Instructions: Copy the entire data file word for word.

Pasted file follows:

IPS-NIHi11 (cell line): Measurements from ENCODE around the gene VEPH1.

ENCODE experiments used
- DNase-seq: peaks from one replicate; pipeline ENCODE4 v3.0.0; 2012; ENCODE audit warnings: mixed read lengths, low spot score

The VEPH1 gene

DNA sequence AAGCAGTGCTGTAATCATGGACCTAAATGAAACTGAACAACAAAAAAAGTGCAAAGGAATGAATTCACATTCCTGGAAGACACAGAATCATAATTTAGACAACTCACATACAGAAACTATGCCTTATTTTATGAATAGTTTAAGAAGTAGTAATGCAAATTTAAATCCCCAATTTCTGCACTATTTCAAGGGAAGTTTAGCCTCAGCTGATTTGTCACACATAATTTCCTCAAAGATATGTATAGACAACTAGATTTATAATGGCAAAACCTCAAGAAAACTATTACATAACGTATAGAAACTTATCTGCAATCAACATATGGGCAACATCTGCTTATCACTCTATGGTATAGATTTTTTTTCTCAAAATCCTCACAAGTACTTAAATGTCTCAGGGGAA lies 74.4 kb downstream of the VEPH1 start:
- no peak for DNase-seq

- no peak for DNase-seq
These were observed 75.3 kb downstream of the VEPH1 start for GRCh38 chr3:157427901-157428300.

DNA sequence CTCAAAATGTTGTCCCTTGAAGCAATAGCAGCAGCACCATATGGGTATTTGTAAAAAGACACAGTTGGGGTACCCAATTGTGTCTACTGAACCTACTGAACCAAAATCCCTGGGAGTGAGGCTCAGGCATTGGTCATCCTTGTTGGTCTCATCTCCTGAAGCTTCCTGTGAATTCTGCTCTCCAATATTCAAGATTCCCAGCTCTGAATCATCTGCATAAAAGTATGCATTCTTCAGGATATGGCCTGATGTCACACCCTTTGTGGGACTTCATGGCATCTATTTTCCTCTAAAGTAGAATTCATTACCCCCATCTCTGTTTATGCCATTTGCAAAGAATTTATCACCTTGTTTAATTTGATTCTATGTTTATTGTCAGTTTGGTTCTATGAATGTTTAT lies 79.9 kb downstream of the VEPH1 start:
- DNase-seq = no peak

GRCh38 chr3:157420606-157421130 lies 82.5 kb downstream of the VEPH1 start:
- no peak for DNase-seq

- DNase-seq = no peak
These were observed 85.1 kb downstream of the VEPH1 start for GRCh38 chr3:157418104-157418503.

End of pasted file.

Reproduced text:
IPS-NIHi11 (cell line): Measurements from ENCODE around the gene VEPH1.

ENCODE experiments used
- DNase-seq: peaks from one replicate; pipeline ENCODE4 v3.0.0; 2012; ENCODE audit warnings: mixed read lengths, low spot score

The VEPH1 gene

DNA sequence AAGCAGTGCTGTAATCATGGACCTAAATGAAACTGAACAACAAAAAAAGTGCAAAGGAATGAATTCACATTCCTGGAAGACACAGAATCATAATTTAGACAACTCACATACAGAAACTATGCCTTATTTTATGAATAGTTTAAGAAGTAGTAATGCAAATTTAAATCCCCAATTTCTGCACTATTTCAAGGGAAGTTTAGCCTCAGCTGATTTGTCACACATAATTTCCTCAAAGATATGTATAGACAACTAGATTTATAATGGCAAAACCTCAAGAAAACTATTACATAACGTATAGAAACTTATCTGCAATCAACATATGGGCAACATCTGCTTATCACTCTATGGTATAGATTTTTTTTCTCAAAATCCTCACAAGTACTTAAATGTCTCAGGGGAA lies 74.4 kb downstream of the VEPH1 start:
- no peak for DNase-seq

- no peak for DNase-seq
These were observed 75.3 kb downstream of the VEPH1 start for GRCh38 chr3:157427901-157428300.

DNA sequence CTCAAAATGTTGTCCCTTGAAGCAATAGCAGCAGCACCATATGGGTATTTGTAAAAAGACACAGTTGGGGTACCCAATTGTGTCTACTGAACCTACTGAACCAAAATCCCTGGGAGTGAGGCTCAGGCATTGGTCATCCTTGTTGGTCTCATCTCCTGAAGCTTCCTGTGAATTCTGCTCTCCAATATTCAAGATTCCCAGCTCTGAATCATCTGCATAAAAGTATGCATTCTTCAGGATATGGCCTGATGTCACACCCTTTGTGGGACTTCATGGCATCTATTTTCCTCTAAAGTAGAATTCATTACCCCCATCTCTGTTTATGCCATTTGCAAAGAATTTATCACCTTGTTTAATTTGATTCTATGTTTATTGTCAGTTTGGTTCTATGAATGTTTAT lies 79.9 kb downstream of the VEPH1 start:
- DNase-seq = no peak

GRCh38 chr3:157420606-157421130 lies 82.5 kb downstream of the VEPH1 start:
- no peak for DNase-seq

- DNase-seq = no peak
These were observed 85.1 kb downstream of the VEPH1 start for GRCh38 chr3:157418104-157418503.